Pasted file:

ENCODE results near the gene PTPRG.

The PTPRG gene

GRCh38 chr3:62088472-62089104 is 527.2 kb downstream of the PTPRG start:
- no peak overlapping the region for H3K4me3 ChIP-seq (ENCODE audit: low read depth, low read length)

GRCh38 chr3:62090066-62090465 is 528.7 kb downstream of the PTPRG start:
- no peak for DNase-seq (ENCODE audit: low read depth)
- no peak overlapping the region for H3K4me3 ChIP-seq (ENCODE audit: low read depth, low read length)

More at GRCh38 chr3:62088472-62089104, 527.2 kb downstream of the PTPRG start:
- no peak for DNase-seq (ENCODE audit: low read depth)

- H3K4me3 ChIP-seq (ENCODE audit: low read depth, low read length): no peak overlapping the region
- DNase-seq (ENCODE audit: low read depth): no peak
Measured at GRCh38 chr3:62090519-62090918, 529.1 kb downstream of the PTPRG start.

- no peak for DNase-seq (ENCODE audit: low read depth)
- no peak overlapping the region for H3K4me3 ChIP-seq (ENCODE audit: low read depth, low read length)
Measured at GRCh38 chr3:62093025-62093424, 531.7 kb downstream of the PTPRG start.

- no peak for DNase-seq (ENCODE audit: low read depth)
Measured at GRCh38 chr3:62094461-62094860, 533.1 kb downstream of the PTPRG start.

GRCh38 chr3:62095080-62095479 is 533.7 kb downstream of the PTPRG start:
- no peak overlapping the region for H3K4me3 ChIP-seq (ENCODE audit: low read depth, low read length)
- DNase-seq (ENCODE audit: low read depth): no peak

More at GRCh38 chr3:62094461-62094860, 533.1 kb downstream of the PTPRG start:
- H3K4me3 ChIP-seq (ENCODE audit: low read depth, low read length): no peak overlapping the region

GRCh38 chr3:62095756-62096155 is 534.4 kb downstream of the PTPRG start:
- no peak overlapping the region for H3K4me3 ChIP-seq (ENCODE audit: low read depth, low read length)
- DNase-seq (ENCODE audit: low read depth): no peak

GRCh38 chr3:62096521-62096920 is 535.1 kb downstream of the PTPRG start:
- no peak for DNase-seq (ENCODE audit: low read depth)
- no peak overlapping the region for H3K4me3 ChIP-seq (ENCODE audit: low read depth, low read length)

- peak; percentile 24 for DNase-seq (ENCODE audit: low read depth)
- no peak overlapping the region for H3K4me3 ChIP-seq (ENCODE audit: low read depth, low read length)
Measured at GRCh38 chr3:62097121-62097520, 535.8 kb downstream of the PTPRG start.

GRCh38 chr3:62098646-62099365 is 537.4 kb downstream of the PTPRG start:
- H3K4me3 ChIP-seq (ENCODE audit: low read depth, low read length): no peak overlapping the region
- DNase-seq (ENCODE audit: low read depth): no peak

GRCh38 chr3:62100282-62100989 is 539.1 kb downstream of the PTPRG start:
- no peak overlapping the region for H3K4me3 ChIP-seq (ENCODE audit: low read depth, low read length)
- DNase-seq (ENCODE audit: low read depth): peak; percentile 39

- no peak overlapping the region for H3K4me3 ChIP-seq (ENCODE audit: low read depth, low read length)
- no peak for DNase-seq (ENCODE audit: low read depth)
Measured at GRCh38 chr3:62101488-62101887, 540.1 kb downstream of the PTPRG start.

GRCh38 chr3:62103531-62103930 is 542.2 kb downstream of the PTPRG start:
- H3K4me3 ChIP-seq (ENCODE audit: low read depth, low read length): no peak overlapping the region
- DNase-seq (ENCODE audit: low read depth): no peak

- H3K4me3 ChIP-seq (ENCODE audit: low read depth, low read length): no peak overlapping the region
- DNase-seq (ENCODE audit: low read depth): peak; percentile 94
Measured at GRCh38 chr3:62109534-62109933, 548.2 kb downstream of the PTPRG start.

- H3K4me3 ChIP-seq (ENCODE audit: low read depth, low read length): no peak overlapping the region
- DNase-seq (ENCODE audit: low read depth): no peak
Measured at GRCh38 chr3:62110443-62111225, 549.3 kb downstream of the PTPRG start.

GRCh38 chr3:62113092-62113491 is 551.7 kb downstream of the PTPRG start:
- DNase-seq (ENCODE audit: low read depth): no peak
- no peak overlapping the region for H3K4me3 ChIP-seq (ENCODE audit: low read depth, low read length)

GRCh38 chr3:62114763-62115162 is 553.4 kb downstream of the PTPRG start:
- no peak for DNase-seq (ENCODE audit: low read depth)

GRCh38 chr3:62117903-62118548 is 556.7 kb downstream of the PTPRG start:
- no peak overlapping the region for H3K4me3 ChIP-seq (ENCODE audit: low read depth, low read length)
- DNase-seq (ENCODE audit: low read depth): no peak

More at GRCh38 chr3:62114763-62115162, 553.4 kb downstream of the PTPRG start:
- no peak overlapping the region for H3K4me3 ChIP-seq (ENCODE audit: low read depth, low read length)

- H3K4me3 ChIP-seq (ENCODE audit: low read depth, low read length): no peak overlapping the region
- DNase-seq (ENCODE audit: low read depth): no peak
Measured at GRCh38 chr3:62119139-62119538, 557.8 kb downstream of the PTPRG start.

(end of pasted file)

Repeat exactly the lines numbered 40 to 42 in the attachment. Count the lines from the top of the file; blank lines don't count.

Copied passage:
Measured at GRCh38 chr3:62101488-62101887, 540.1 kb downstream of the PTPRG start.

GRCh38 chr3:62103531-62103930 is 542.2 kb downstream of the PTPRG start:
- H3K4me3 ChIP-seq (ENCODE audit: low read depth, low read length): no peak overlapping the region